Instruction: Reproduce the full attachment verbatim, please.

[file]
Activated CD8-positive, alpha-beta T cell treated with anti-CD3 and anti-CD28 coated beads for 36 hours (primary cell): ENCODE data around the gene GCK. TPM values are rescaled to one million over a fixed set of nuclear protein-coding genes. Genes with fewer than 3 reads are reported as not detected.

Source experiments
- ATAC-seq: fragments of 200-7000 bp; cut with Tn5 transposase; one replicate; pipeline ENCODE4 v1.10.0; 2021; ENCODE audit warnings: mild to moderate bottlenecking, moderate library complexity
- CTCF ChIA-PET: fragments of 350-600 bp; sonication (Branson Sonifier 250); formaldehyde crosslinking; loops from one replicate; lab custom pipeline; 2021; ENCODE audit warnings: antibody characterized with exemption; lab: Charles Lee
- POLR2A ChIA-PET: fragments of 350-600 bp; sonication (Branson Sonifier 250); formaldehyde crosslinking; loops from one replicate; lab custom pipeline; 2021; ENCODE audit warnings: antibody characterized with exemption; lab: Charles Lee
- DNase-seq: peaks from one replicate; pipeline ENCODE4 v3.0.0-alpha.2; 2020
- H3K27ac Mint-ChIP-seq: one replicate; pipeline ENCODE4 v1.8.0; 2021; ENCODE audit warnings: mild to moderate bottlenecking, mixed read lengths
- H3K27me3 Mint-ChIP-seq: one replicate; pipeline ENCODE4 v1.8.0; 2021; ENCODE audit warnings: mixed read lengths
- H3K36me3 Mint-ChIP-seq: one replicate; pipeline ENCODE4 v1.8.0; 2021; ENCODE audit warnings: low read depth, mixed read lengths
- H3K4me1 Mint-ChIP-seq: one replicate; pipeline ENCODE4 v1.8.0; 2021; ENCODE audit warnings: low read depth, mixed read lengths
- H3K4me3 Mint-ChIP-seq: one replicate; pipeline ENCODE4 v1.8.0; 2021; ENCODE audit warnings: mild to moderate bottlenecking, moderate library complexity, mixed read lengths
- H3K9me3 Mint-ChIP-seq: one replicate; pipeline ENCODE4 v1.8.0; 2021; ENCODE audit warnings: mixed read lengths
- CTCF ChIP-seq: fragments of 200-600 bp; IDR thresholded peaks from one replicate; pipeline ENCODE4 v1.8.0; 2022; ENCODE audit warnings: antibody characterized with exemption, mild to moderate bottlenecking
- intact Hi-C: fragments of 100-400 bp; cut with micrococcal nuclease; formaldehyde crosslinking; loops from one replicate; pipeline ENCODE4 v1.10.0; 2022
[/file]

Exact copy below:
Activated CD8-positive, alpha-beta T cell treated with anti-CD3 and anti-CD28 coated beads for 36 hours (primary cell): ENCODE data around the gene GCK. TPM values are rescaled to one million over a fixed set of nuclear protein-coding genes. Genes with fewer than 3 reads are reported as not detected.

Source experiments
- ATAC-seq: fragments of 200-7000 bp; cut with Tn5 transposase; one replicate; pipeline ENCODE4 v1.10.0; 2021; ENCODE audit warnings: mild to moderate bottlenecking, moderate library complexity
- CTCF ChIA-PET: fragments of 350-600 bp; sonication (Branson Sonifier 250); formaldehyde crosslinking; loops from one replicate; lab custom pipeline; 2021; ENCODE audit warnings: antibody characterized with exemption; lab: Charles Lee
- POLR2A ChIA-PET: fragments of 350-600 bp; sonication (Branson Sonifier 250); formaldehyde crosslinking; loops from one replicate; lab custom pipeline; 2021; ENCODE audit warnings: antibody characterized with exemption; lab: Charles Lee
- DNase-seq: peaks from one replicate; pipeline ENCODE4 v3.0.0-alpha.2; 2020
- H3K27ac Mint-ChIP-seq: one replicate; pipeline ENCODE4 v1.8.0; 2021; ENCODE audit warnings: mild to moderate bottlenecking, mixed read lengths
- H3K27me3 Mint-ChIP-seq: one replicate; pipeline ENCODE4 v1.8.0; 2021; ENCODE audit warnings: mixed read lengths
- H3K36me3 Mint-ChIP-seq: one replicate; pipeline ENCODE4 v1.8.0; 2021; ENCODE audit warnings: low read depth, mixed read lengths
- H3K4me1 Mint-ChIP-seq: one replicate; pipeline ENCODE4 v1.8.0; 2021; ENCODE audit warnings: low read depth, mixed read lengths
- H3K4me3 Mint-ChIP-seq: one replicate; pipeline ENCODE4 v1.8.0; 2021; ENCODE audit warnings: mild to moderate bottlenecking, moderate library complexity, mixed read lengths
- H3K9me3 Mint-ChIP-seq: one replicate; pipeline ENCODE4 v1.8.0; 2021; ENCODE audit warnings: mixed read lengths
- CTCF ChIP-seq: fragments of 200-600 bp; IDR thresholded peaks from one replicate; pipeline ENCODE4 v1.8.0; 2022; ENCODE audit warnings: antibody characterized with exemption, mild to moderate bottlenecking
- intact Hi-C: fragments of 100-400 bp; cut with micrococcal nuclease; formaldehyde crosslinking; loops from one replicate; pipeline ENCODE4 v1.10.0; 2022